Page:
The Focus of Orientation Sessions

Wednesday, May 30th, 2018

I have observed that some of the most important lessons of life are learnt on a mother’s knees. Unfortunately, we forget those important issues and again search them or sometimes “research” them in universities and colleges around the world. We were all taught so very early in life that we must be patient, nice to others, listen to what others say and try and help others who need us; our mothers and grand-mothers always encouraged us to make more and more friends, forget those little conflicts we may have had with others, and go on to the extent of sharing our food in our schools with others. Then, I distinctly remember my father telling me so many times that he continues to learn something everyday-I found that quite strange when I was a little child, say just 5 or 6 years old, as I imagined that my parents knew almost everything. But they insisted that our desire and attempts to learn must continue always. Not being able to understand the logic and the philosophy behind what they said, I found it most convenient to forget most of those things-they weren’t so interesting after all, they were more of a parental sermon. There is one important thing here:
whenever I came up with a new kind of a “stupid” idea, I was immediately told that I did not understand the whole thing and that I needed to follow what had been done all along and to learn what was being taught by my parents, and of course the teachers in my school. They could be the right persons only to guide me. No matter how strongly I felt about some particular matter, I was silenced because I was a child. Although my parents said they would learn all their lives, they could naturally not be expected to learn from their little kid.

Today, I have such a different view. I find that a lot of what was said was the real truth. All those ideas about friendship, about understanding and constant learning are matters that I have comprehended and imbibed out of my higher education and international exposure. Quite an expensive and time consuming manner of learning that was made possible very simply. But thank God, at least some sense has dawned. But really, has it?

Let me get down to the learning process in lions clubs. We have new members joining us and we feel and are convinced that these new members have to be indoctrinated and oriented. So we stress upon orientation meetings. And who conducts these meetings? Obviously, senior members who have a lot of experience and knowledge and whose store of such overall view of the affairs of the association can enlighten our new friends. So here we are: An orientation meeting for 90 to 120 minutes with ideals being taught and preached by those who are perhaps experts. Even I agreed that this was the right thing to do. But that was till some time ago; now my views have changed.

So where do I stand today? Let me enumerate my views:

  1. Lionism is a simple philosophy: be good, meet good people, invest your time for searching the purpose of life, share ideas, and learn from the experiences of life. Nothing needs to be done in any kind of a dogmatic manner. Each individual best know how he or she should follow this course. But we must have some generally accepted ground rules of mutual respect and regard and that is what we call our club policies and so on. They are not the prime thing; they are incidental and will simpl;y follow once we realize the greater value of this organization.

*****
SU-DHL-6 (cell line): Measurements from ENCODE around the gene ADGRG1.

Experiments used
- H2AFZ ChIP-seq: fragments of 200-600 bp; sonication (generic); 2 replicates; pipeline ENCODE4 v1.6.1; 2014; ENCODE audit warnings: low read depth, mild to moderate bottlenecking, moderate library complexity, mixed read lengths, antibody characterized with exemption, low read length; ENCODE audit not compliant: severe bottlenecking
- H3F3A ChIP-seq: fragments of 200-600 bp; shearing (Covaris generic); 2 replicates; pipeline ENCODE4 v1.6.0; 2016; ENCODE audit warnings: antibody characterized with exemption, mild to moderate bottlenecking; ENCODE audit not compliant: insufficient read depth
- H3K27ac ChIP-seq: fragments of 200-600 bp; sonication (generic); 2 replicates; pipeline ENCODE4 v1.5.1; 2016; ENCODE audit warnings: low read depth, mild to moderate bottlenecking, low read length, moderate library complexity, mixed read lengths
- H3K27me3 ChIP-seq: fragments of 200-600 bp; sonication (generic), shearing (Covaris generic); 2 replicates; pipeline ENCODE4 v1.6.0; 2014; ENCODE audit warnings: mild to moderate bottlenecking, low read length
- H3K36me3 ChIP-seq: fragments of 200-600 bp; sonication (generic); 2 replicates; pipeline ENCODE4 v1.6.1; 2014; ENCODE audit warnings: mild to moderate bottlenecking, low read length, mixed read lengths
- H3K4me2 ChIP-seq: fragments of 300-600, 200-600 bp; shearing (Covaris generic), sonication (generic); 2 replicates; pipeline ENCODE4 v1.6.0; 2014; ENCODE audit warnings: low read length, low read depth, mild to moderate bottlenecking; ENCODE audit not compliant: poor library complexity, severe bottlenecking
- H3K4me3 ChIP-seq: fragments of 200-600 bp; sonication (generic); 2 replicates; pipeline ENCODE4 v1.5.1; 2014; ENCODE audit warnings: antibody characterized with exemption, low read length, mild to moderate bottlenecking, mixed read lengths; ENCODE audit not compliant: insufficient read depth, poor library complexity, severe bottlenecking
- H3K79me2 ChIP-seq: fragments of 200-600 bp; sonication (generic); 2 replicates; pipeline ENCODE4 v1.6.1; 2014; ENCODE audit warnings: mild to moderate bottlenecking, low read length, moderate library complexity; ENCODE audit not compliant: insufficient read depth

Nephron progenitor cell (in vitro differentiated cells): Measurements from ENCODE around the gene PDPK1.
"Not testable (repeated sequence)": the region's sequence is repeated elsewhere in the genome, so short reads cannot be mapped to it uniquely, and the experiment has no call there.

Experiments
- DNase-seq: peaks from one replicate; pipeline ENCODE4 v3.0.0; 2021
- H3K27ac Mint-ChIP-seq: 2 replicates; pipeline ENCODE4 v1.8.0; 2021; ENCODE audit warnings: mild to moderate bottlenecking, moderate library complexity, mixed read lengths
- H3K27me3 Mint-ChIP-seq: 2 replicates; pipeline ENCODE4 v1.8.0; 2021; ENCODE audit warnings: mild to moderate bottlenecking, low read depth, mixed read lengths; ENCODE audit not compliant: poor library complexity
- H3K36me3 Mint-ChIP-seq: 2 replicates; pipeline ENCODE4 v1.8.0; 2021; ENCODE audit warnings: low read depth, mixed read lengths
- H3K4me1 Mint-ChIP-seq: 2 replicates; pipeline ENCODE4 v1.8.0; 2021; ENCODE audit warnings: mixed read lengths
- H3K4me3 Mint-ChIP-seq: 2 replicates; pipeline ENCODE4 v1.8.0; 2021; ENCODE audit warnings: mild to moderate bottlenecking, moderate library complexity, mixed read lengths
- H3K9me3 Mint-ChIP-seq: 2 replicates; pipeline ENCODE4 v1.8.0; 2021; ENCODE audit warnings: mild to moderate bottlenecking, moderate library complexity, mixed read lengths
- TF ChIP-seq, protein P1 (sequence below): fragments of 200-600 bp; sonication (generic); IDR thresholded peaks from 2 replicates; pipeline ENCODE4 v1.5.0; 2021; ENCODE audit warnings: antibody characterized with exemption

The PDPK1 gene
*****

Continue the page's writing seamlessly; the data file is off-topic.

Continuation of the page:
2. That it is not the senior members who should be providing the orientation. Like those “stupid” ideas which I had as a child, every new member will have them too. They are the jewels of creativity in their raw form. Let us encourage them, not kill them. The future is theirs, not ours. In future, we will be gone, and these new members will be running the association. There is no reason why they should do things that we did, or the way we did. There is little purpose in our giving them sermons. Rather, we should:
    • Listen to them, why they joined us?
    • What did they expect of their membership?
    • Did they discover what they wanted?
    • Are they satisfied, or are they getting disillusioned?
    • What would they like us to do differently so that they feel more
      comfortable?
    • What would they like us to stop doing as they find it ridiculous?
    • Do they find the organization modern and contemporary?
    • Are they finding value in our meetings and service programs?
    • How do they feel about making an impact an changing the world?
  3. Then perhaps we can work out a way of telling them some of the vital experiences we have had in the past and try and relate to their visions.

This should be the orientation session. Simple talk, but very briefly by the so called seniors and knowledgeable persons. More and more, at least 75% of the time to be given to the new members to speak and express their ideas. We need to be oriented with their visions and views of the future. Once we do this, we will have established the bridge of communication, and the process of learning will start. Not only the new members learning from us, but even we would be learning from them, perhaps more importantly. That is the only way to move forward. What appears stupid to us may be the seeds of future innovations, trends and sometimes even current designs. We are so deeply steeped in the past with so much of legacy investment that we may be finding it difficult to see what does not conform to our mental views. The face of the future is sometimes so radically different from the past and the present that even a brief reference to it may scare us. We need to be oriented!


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